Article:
There's a famous American saying: The first generation makes it, the second generation spends it, and the third generation blows it. Often true.
Earlier tonight I was pondering why this might be the case and developed a theory perhaps worth sharing: In reference to my earlier post, I think it may have something to do with increased abstraction, growing distance from the concerns being managed, the shadow-on-the-wall phenomenon.
The first generation, the founder and his kin, starts with next to nothing and builds something enormous, experiencing and learning along the way.
The second generation - the founder's progeny - is raised with some awareness of the family business, brought to work, taught the basics first hand from someone who knows how it's done. Perhaps they acquire, at least partially, the work ethic that lead to the creation of the business in the first place. Never the less, they live their adult lives in luxury.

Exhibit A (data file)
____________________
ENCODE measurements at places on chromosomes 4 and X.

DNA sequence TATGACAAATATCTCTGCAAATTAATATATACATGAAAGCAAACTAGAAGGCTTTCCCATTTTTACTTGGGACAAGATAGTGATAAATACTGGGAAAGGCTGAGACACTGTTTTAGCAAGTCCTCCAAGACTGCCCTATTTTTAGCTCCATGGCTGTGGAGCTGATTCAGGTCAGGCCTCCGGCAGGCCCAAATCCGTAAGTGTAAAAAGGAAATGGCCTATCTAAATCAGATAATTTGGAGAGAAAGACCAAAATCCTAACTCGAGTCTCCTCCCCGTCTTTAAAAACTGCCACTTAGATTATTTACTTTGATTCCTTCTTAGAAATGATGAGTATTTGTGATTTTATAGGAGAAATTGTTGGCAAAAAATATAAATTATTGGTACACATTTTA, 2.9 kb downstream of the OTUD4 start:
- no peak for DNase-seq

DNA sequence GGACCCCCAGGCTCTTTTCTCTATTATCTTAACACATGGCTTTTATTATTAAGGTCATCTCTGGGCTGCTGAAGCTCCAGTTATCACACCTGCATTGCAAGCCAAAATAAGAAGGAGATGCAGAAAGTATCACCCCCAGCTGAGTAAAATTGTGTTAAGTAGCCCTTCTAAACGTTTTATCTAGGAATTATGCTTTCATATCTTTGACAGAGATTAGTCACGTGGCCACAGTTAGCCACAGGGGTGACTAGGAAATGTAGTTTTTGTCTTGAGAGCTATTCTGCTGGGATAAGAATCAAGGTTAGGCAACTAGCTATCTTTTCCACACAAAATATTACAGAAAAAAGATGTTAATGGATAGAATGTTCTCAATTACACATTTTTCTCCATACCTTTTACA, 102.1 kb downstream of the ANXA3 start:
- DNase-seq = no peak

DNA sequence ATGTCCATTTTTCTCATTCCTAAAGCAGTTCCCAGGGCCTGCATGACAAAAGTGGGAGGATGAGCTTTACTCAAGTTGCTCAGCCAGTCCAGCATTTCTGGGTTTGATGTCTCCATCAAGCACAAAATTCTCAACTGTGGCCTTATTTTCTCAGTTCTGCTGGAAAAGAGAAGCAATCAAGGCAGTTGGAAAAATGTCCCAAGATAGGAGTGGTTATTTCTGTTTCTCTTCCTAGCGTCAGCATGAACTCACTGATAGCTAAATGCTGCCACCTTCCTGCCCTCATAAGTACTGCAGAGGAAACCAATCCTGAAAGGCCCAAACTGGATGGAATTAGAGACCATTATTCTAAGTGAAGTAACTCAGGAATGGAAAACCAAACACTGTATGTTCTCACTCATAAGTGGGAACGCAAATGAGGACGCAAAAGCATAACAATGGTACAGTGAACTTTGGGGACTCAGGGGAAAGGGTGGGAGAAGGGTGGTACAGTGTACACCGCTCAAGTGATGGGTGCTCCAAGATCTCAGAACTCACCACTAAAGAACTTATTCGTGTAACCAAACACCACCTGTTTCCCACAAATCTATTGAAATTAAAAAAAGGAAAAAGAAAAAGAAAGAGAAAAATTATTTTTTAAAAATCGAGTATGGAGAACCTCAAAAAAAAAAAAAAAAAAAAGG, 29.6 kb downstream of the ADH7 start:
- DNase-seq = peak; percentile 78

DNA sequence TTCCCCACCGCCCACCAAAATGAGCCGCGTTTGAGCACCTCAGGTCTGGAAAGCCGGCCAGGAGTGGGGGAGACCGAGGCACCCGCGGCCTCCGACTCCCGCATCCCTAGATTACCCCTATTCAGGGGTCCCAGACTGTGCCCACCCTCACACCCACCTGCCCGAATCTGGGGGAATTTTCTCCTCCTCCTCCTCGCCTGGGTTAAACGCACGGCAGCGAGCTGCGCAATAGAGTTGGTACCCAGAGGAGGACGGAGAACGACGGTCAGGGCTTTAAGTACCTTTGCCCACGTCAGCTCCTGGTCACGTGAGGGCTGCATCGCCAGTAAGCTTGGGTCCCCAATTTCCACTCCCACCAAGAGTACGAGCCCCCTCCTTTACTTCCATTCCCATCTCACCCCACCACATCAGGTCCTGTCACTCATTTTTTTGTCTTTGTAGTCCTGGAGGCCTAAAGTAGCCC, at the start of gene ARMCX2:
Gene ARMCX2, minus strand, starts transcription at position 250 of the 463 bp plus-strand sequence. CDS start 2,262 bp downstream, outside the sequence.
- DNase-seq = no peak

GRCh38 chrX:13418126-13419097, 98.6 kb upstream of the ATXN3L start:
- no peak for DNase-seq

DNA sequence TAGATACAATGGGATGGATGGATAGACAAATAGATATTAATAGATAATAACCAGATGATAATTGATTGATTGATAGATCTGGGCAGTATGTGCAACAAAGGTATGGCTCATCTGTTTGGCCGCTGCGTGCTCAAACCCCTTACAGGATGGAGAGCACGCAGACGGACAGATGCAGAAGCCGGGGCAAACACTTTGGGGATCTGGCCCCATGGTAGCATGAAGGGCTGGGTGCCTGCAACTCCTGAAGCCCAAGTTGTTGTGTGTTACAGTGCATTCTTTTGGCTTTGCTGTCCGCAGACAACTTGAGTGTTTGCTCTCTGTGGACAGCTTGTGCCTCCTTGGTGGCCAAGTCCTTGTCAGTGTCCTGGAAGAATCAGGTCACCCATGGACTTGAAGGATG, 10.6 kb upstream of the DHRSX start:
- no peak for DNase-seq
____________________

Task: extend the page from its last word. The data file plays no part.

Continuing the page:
But the third generation, knowing only luxury and indolence from birth, has no interest in how the family business actually works and is content to merely reap the rewards, thereby squandering the fortune painstakingly accumulated by the previous two generations.
Anyway, just a thought.